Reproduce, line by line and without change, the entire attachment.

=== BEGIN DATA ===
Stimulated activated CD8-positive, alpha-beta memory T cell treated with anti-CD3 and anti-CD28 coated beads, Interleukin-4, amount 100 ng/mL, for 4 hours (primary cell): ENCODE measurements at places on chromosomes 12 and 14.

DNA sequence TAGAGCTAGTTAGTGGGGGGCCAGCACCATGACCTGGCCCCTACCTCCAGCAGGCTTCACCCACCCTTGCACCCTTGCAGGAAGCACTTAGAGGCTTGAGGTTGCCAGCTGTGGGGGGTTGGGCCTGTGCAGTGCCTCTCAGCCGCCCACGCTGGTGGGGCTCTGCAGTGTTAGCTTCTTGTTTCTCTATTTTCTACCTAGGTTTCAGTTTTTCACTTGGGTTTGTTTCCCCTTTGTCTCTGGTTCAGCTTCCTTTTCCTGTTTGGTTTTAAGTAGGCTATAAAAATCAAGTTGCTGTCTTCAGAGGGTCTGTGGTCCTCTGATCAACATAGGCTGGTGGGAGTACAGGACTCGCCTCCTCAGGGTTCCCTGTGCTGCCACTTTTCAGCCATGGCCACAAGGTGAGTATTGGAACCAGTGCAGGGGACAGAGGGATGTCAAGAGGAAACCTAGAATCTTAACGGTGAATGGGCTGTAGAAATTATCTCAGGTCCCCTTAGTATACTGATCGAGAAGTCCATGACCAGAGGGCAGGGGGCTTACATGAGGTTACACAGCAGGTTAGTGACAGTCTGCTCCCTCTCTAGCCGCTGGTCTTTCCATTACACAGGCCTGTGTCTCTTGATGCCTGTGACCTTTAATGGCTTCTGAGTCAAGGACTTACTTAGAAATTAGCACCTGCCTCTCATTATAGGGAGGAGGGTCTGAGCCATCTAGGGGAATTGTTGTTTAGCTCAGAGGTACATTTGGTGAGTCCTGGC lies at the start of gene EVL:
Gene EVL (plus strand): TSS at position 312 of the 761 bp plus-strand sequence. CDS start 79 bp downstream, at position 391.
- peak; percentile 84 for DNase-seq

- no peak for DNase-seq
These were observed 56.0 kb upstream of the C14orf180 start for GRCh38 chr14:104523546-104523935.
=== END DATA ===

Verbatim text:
Stimulated activated CD8-positive, alpha-beta memory T cell treated with anti-CD3 and anti-CD28 coated beads, Interleukin-4, amount 100 ng/mL, for 4 hours (primary cell): ENCODE measurements at places on chromosomes 12 and 14.

DNA sequence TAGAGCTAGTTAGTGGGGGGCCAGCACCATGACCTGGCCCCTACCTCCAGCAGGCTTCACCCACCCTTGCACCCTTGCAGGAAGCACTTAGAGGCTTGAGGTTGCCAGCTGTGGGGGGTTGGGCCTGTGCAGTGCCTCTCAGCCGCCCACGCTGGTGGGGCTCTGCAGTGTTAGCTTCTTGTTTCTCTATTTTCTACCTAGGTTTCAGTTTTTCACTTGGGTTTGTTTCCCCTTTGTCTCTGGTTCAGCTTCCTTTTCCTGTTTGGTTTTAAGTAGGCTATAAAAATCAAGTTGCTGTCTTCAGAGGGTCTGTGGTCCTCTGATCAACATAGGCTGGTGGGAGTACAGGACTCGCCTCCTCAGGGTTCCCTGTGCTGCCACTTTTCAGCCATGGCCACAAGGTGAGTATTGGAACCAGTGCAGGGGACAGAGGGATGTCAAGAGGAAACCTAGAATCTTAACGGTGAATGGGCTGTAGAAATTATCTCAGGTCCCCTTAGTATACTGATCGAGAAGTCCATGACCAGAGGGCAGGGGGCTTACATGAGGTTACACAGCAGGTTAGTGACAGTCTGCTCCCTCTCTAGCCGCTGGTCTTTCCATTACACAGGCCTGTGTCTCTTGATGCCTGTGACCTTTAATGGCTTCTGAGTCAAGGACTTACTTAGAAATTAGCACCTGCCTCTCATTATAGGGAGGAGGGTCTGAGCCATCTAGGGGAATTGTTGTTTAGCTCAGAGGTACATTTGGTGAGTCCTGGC lies at the start of gene EVL:
Gene EVL (plus strand): TSS at position 312 of the 761 bp plus-strand sequence. CDS start 79 bp downstream, at position 391.
- peak; percentile 84 for DNase-seq

- no peak for DNase-seq
These were observed 56.0 kb upstream of the C14orf180 start for GRCh38 chr14:104523546-104523935.